CBS: Benghazi was the Work of al-Qaeda

October 28, 2013

Last night, CBS aired a segment on 60 Minutes devoted to reporting details from the network’s year-long investigation into the September 2012 attacks on the U.S. Consulate and a CIA compound in Benghazi, Libya.  The investigation’s conclusion, in short, was that the attacks were undoubtedly planned and executed by al-Qaeda.

After more than a year of public outcry – principally from Republicans and conservative media figures – over the Obama administration’s initial claims that the Benghazi violence was a function of spontaneous public anger, the 60 Minutes report will ensure that the incident remains a combustible political issue.  But politics aside, the question with which one is left after watching the segment is how anybody could look at the evidence and conclude that the events of September 11, 2012 represented anything other than a well-planned, coordinated, attack.  The attack on the two sites lasted longer than seven hours.  Besides the consular compound, which would have been clearly identified as such, the gunmen stormed a CIA annex that, at a minimum, would have been sufficiently discrete to have not become the focus of spontaneously emergent unrest.  And mortar fire impacted repeatedly on a single rooftop within the CIA annex, a highly improbably feat without at least some prior rangefinding on the selected target.

The CBS report thus undermines the fundamental assumptions on which the administration’s early claims were founded.  The violence was clearly not a result of instantaneously apparent unrest.  But was it in fact al-Qaeda?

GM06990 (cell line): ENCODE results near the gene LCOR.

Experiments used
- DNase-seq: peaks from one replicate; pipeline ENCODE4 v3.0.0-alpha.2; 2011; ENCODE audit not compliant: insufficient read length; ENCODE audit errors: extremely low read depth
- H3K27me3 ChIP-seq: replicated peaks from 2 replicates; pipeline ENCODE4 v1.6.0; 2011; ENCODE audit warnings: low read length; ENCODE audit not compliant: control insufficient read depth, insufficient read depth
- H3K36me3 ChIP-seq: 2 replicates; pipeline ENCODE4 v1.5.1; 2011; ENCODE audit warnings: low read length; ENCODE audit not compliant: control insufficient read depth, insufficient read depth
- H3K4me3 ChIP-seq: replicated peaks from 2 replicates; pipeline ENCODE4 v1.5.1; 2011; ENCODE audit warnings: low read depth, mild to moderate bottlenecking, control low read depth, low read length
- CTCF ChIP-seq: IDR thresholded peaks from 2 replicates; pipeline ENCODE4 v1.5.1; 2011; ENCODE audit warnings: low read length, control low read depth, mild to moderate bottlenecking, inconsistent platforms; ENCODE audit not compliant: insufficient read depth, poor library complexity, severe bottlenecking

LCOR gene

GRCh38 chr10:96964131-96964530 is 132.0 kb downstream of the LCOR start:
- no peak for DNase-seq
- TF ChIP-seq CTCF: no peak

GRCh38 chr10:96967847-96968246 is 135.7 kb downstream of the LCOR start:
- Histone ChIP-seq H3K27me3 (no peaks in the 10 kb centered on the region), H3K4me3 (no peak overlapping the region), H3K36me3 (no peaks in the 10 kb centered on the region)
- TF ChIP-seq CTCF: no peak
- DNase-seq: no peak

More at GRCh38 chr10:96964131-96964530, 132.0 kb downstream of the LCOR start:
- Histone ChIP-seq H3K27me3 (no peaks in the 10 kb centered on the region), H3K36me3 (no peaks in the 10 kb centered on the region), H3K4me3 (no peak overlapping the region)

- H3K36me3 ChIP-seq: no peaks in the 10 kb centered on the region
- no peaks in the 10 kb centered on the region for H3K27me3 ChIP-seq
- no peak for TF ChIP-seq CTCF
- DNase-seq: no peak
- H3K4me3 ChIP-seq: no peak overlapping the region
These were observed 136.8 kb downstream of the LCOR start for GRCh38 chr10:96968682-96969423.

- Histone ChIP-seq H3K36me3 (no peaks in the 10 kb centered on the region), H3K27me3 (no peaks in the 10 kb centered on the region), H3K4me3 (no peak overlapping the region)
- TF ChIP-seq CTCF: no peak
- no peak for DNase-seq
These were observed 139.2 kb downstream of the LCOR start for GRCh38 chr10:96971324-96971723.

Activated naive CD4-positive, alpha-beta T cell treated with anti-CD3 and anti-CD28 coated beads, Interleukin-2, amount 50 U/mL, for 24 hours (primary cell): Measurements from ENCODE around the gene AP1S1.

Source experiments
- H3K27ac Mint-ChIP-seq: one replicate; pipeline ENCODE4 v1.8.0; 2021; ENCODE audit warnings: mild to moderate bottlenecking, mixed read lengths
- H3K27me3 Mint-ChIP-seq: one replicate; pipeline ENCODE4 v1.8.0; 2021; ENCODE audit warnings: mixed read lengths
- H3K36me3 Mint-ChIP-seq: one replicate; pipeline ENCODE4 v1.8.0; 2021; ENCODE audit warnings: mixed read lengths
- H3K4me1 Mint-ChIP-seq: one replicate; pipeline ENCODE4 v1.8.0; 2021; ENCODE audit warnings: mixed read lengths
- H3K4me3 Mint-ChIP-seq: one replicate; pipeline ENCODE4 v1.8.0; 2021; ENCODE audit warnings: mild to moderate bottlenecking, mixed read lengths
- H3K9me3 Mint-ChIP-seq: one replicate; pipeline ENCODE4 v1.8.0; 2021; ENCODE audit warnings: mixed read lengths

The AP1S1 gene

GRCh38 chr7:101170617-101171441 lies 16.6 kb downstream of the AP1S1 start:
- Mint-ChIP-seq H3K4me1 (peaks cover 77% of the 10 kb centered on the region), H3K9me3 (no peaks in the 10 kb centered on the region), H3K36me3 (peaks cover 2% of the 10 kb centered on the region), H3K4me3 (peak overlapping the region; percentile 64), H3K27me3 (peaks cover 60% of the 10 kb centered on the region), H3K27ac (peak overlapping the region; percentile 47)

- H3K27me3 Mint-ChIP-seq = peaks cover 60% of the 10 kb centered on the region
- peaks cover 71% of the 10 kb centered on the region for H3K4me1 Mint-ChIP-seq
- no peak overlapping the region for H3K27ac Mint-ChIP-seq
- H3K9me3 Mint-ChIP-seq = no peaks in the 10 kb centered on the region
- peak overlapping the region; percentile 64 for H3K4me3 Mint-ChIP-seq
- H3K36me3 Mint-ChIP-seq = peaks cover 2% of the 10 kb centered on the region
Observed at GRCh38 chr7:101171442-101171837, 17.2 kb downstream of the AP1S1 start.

On this question the 60 Minutes report offers less conclusive proof.  It notes the prolific appearance of al-Qaeda’s flag throughout Benghazi.  It cites online message traffic indicating the terrorist group’s intentions to target the Red Cross, British officials, and Americans.  And it highlights the suspected role of Abu Anas al-Libi (captured in Libya in a raid by U.S. special operations forces earlier this month) and two other al-Qaeda-linked figures in the attack’s planning and preparation.  But it fails to make an indisputable case that the attack was in fact the work of al-Qaeda.

And yet, circumstantial evidence is still evidence.  The CBS report makes a compelling case that the Benghazi attacks were in fact the work of al-Qaeda.  It is the task of the U.S. government to confirm this evidence, identify individual perpetrators, and track them down.  The SOF raid that captured al-Libi suggests that such an outcome might yet come to fruition.


John Amble is the Managing Editor of War on the Rocks.  A former United States Army intelligence officer, he has been featured in print and broadcast media in the U.S. and Canada.  Follow him on Twitter @johnamble.


Photo credit: National Museum of American History